Dr Chris Allen writes for 'The Conversation'
The far-right, anti-Islam protest movemement Pegida has so far been largely based in Germany and has had limited success in the UK. But around 300 people are expected to attend a march in Birmingham.
Having been kept away from the city centre, the group, whose name is an abbreviation for Patriotic Europeans Against the Islamisation of the Occident, will undertake a “silent march” near Birmingham International train station.
The march will be lead by Tommy Robinson, the former leader of the far-right group the English Defence League (EDL). Its message, so Pegida claims, is “save our country, save our culture, save our future”.
But of course, what the group means by “our country” is hardly inclusive. As a far-right, counter-jihad movement, Pegida’s message on the day will undoubtedly be one that promotes division and hate.
Pegida was formed in Dresden in late 2014. At first it organised “evening strolls” for people concerned about the presence of Islam in Germany and the impact immigration was having on German culture. But the strolls rapidly grew into mass rallies. In January 2015, tens of thousands of people attended a Pegida protest held in Dresden the night after the Charlie Hebdo shootings. The anger of French caricaturists did not prevent attendees from carrying banners claiming “PEGIDA=CHARLIE”.
Katrin Oertel, one of the speakers at the rally announced: “We aren’t radicals or fanatics, we are a citizens' movement.“ Interestingly, research undertaken in Germany supports this. People attending Pegida rallies were from the middle classes and had not been particularly politically active before joining. Many said they had joined because Pegida gave them the chance to express feelings and resentments they felt unable to articulate elsewhere.
It’s highly unlikely that Pegida’s Birmingham rally will attract anything similar in terms of numbers or indeed types of people. Indeed, its march in Newcastle in February 2015 was dwarfed by the counter-protests organised on the same day.
Nevertheless, the spread of Pegida suggests a new and potentially significant development. This seems to be becoming a pan-European brand behind which those who are against Islam, Muslims and immigration can unite.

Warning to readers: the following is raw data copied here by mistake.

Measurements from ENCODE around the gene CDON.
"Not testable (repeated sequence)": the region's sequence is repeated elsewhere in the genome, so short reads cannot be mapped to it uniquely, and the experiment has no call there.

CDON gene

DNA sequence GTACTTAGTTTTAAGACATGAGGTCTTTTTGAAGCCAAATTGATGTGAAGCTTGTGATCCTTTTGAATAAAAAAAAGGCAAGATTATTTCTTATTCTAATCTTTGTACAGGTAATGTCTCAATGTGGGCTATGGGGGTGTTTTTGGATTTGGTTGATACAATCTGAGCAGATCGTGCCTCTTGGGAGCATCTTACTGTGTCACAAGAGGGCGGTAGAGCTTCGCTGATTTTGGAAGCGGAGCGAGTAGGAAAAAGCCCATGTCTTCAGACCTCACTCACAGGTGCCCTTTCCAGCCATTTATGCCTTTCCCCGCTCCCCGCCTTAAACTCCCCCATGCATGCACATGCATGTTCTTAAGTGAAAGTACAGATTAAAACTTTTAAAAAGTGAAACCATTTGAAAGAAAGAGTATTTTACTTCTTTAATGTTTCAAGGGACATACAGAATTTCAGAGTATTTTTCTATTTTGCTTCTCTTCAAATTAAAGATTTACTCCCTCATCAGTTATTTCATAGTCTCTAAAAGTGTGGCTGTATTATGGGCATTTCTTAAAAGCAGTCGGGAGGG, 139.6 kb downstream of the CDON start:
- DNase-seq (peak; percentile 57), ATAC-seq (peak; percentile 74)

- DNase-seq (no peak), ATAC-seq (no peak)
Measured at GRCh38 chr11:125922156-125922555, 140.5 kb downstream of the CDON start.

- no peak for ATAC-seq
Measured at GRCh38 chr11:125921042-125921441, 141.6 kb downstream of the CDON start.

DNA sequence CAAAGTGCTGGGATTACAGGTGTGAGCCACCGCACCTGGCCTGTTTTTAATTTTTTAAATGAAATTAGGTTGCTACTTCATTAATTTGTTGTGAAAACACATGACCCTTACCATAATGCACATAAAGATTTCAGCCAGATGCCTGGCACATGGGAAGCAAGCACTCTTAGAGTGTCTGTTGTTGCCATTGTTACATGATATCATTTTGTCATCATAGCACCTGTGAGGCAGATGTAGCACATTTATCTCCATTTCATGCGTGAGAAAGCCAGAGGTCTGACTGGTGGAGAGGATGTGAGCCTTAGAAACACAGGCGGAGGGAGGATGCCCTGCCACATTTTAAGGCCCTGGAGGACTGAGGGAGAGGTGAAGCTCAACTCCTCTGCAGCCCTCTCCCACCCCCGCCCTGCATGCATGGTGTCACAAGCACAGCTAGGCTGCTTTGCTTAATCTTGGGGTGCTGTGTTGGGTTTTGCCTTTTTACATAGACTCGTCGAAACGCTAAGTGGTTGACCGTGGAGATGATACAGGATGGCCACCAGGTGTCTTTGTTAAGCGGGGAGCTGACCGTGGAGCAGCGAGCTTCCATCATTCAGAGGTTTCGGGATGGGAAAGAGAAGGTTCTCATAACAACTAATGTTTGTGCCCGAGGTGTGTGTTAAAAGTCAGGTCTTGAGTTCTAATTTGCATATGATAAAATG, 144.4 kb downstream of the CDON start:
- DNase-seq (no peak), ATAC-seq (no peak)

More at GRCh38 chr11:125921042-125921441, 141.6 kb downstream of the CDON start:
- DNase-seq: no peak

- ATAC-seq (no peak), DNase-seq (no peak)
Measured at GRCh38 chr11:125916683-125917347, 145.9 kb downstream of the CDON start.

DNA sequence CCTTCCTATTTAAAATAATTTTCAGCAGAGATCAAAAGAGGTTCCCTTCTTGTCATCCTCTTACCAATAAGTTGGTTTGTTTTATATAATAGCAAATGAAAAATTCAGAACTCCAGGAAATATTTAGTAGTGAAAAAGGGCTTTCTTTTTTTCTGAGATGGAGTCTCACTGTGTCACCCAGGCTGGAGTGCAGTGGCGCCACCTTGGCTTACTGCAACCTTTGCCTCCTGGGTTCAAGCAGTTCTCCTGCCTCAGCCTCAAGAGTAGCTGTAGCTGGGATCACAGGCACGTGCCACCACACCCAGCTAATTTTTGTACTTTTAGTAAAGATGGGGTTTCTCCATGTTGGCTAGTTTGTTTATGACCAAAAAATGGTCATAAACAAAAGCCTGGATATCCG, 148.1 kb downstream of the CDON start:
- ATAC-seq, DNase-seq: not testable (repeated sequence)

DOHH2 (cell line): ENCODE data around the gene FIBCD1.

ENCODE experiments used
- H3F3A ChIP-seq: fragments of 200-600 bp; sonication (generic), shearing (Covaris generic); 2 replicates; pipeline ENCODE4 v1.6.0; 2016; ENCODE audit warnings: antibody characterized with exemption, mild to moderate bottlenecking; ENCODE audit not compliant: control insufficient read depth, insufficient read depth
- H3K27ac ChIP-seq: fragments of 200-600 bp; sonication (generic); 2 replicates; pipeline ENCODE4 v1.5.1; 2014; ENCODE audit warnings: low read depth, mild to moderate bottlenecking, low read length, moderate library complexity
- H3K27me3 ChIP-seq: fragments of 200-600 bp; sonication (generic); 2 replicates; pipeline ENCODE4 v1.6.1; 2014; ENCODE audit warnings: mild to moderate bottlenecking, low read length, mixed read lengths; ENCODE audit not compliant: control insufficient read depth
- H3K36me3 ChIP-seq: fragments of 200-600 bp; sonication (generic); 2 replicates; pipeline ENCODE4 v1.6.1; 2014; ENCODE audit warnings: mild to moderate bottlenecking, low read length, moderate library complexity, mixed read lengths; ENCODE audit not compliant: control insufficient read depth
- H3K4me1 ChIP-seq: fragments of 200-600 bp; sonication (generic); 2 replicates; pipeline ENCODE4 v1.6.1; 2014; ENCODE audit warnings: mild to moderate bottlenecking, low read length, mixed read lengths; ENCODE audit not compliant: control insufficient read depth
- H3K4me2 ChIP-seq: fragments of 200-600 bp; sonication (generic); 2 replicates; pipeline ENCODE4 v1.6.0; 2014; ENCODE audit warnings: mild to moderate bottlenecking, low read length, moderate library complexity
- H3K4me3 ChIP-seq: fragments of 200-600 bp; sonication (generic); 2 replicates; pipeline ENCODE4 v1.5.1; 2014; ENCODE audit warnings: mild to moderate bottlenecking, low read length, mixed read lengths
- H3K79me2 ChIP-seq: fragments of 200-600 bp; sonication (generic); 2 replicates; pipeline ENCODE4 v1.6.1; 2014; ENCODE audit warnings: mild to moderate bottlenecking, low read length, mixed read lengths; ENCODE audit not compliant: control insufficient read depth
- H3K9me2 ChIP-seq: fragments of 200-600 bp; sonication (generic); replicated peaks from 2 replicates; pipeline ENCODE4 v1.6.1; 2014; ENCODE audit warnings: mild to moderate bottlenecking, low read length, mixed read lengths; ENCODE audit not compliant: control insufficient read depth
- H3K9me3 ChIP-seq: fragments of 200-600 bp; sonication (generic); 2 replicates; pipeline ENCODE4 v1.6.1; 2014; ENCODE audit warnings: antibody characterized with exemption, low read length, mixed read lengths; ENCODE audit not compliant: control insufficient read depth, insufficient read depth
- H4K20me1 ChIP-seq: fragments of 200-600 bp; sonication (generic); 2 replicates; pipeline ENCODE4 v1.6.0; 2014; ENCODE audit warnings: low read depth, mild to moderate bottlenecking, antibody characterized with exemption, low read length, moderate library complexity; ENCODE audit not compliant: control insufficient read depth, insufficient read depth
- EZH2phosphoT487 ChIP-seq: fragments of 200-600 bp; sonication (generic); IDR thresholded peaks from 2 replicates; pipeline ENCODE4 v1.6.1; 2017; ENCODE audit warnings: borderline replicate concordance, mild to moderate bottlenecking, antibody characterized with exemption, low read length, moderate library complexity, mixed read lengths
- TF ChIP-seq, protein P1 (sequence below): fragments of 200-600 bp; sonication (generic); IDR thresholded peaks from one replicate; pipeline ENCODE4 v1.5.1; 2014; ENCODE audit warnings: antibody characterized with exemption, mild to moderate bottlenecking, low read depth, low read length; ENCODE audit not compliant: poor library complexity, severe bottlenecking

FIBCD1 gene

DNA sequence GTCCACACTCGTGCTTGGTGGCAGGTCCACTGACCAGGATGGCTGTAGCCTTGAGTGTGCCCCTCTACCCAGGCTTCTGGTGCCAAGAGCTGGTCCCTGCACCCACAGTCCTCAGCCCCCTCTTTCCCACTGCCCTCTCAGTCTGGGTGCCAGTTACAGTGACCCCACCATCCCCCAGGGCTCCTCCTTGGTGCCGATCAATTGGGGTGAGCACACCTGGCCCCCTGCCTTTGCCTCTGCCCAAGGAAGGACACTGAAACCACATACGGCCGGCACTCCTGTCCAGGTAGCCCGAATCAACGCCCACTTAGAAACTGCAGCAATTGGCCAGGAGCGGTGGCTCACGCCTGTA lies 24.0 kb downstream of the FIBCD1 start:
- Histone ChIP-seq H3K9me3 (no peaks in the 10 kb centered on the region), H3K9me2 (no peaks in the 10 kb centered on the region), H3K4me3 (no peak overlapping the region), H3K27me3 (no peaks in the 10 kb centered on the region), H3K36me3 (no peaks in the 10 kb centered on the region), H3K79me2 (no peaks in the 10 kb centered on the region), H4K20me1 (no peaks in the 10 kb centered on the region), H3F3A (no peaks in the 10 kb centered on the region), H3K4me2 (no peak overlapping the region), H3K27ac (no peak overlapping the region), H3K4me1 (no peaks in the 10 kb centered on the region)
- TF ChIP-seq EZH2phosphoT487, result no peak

Pegida has already held rallies in Belgium, Denmark, Norway, Spain and Switzerland and various other locations. Functioning at the pan-European level could not only strengthen its mission but also has the potential to unite what were once disparate groups within the counter-jihad movement.
Then there is the re-emergence of Robinson himself. Almost two years ago to the day, Robinson appeared to have undergone something of a Damascene conversion. He quit the EDL and suddenly presented himself as a victim of circumstance.
Despite years of aggressively ranting about Islam and Muslims in Britain, he claimed to simply be a misunderstood man. He appeared on TV programmes and at press conferences, rejecting street demonstrations and acknowledging the dangers of far-right extremism.
All of this was disingenuous nonsense. At no time did Robinson distance himself from the insidious ideology that underpinned the EDL nor did he refute the myths he perpetuated about Islam and Muslims, about mosques, shariah law, halal meat, Muslim women and grooming.
Robinson’s presence at the Birmingham Pegida rally would seem to prove that the events of two years ago were little more than a publicity stunt. If, as I wrote at the time, Robinson’s bad-boy-turned-good saw him emerge as a new messiah for the common and everyday man and woman, then his fronting of Pegida is surely his second coming.
A spirit of resisting divisive messages and actions has emerged in Birmingham in response to the arrival of Pegida. Shortly after the movement announced it was holding a rally in the city, more than 60 academics, community leaders, politicians and faith representatives (myself included) from across Birmingham came together to sign a statement of unity.
Recognising Birmingham’s proud tradition of being a place where different people live together harmoniously, others are being invited to sign the statement: to choose hope rather than the hate propagated by Pegida and its supporters. There will also be a unity celebration after Friday prayers at Birmingham Central Mosque on February 5, the day before the Pegida march.
Like those before it – be that the National Front, the British National Party or the EDL – Pegida will fail to gain a foothold in Birmingham. Its insidious message of hate seeks to pit community against community but this is a city too strong and united for that to work. Pegida’s 300 or so supporters will see that on Saturday.